A month after we posted on the head of the France's national library (Bibliothèque nationale de France) being concerned with Google's ambitious program to digitize library materials from several large libraries "favouring Anglo-Saxon ideas and the English language." Whatever. To think that large university libraries that Google is working with don't have thousands of resources (books) that discuss a variety of topics from a variety of viewpoints is silly, IMHO.
That said, it's not that Chirac's idea is a bad one. The more materials that are digitized and made easily findable (searchability and findability are separate issues) the better. However, it would be great if large digitization projects could cooperate to save time, money, and avoid duplication.
Finally, this article makes me a bit upset. Why? It and many others like it make seem like Google is the only organization digitizing books in one form or another. Note to journalists, they're not!
What about the impressive initiative from The Internet Archive? What about Project Gutenberg? What about smaller but nonetheless important digitization projects from libraries located around the world? What about organizations like ebrary and NetLibrary? Heck, what about publishers like The National Academies Press that provide free full text access to all of their publications? Btw, for a few of my favorite directories to find some of the many books that have been digitized, take a look at this post.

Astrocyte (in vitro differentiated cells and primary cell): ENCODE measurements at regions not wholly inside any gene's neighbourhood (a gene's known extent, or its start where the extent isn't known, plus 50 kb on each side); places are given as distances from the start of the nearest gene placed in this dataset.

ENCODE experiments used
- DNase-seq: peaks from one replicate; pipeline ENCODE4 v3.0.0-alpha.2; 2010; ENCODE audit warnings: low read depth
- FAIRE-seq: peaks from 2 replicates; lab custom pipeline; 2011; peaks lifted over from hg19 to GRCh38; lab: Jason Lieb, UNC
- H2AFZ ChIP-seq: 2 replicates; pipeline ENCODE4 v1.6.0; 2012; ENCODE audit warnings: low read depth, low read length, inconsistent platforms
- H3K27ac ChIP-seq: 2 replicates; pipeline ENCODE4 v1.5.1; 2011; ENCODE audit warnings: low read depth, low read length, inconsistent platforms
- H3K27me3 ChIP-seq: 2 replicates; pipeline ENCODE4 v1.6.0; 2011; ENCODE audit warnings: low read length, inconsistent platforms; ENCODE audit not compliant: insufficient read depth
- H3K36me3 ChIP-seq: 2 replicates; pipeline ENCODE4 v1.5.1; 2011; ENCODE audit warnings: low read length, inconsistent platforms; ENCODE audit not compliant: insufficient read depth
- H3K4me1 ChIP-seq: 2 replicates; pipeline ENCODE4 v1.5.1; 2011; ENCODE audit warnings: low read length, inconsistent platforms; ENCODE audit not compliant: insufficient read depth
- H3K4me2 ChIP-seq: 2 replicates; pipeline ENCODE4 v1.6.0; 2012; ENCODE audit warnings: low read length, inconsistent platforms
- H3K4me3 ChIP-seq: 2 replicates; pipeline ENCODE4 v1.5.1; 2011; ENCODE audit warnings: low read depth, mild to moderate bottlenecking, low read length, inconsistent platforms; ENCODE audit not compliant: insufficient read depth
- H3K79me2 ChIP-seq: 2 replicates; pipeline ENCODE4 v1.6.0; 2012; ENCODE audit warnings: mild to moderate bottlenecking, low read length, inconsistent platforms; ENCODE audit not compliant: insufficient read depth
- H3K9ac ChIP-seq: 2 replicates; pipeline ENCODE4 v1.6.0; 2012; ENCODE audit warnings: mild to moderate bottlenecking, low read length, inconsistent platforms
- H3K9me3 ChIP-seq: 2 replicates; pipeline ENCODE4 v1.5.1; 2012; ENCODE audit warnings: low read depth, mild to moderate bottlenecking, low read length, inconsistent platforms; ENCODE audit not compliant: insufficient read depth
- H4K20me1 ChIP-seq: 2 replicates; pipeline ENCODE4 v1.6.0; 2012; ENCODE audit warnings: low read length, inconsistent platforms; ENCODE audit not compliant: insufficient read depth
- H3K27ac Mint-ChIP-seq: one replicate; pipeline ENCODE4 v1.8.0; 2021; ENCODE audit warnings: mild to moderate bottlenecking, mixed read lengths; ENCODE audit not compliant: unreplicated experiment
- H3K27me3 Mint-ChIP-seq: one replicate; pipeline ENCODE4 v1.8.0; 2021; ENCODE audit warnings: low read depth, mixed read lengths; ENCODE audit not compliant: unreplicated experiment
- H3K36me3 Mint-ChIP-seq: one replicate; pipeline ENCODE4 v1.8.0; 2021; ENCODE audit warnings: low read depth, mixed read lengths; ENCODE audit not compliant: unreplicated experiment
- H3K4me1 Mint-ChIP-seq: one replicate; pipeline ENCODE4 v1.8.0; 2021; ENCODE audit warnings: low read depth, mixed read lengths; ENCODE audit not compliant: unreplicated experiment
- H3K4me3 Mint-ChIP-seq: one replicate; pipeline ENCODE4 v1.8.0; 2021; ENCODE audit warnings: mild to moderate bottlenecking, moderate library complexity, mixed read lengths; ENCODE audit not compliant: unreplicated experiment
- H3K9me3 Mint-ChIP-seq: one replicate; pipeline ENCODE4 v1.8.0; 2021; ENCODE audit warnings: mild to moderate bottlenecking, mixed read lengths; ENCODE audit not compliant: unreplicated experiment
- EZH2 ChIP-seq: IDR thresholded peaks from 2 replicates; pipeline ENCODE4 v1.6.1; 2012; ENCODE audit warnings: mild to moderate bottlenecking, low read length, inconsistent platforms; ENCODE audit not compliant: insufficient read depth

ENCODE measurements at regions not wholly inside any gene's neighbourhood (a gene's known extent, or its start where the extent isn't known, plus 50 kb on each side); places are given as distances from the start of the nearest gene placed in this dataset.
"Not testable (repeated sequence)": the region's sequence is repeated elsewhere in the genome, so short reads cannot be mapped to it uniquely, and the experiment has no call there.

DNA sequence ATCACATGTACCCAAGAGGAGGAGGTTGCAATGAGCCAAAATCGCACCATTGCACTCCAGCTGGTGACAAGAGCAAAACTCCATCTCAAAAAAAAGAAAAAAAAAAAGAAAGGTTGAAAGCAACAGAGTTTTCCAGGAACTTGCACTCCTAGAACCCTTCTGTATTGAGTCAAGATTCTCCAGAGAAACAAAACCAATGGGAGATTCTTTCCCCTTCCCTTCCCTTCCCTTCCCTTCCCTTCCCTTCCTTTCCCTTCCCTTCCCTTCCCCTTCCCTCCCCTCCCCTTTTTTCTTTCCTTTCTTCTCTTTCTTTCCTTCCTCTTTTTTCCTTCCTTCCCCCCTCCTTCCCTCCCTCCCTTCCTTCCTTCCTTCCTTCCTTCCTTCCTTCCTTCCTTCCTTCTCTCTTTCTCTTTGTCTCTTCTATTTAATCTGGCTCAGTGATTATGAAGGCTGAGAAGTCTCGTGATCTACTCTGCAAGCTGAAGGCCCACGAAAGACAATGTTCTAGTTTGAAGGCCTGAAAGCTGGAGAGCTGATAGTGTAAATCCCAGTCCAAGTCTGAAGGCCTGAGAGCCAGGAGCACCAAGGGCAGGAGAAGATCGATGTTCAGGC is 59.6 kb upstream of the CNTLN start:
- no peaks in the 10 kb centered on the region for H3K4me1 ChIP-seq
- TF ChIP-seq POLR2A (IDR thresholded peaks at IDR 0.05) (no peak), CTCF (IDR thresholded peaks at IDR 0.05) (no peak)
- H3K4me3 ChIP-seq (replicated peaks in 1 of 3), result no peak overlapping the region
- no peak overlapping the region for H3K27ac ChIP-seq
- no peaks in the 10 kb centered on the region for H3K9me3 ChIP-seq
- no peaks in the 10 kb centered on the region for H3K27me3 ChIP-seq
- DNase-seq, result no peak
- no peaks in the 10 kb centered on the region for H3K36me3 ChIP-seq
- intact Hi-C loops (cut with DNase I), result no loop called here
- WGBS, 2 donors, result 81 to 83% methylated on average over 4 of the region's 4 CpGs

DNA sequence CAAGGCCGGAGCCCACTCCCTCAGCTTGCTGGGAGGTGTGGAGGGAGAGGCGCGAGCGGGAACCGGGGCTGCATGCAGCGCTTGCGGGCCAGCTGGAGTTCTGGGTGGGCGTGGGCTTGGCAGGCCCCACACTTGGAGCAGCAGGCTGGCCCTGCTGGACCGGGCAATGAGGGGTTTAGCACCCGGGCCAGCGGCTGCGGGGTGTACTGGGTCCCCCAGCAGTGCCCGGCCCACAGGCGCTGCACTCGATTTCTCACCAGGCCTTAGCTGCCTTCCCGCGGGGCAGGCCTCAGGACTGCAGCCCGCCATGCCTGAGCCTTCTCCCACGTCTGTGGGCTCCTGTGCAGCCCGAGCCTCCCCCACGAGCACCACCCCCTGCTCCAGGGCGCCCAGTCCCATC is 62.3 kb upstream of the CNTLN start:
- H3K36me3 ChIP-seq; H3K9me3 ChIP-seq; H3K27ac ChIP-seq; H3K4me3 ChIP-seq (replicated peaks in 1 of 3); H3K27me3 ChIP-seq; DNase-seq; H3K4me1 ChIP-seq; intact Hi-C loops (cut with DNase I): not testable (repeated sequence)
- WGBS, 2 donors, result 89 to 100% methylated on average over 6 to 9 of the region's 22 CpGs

UPDATE: While we're on the topic of Google Print and libraries, Tara points us to this Harvard Crimson article: Harvard-Google Project Faces Copyright Woes. I can say that this article isn't all that surprising. Also, this article by library legend Roy Tennant might be of interest. Roy talks about how many librarians at Stanford have very few details about how the Google Print program will work.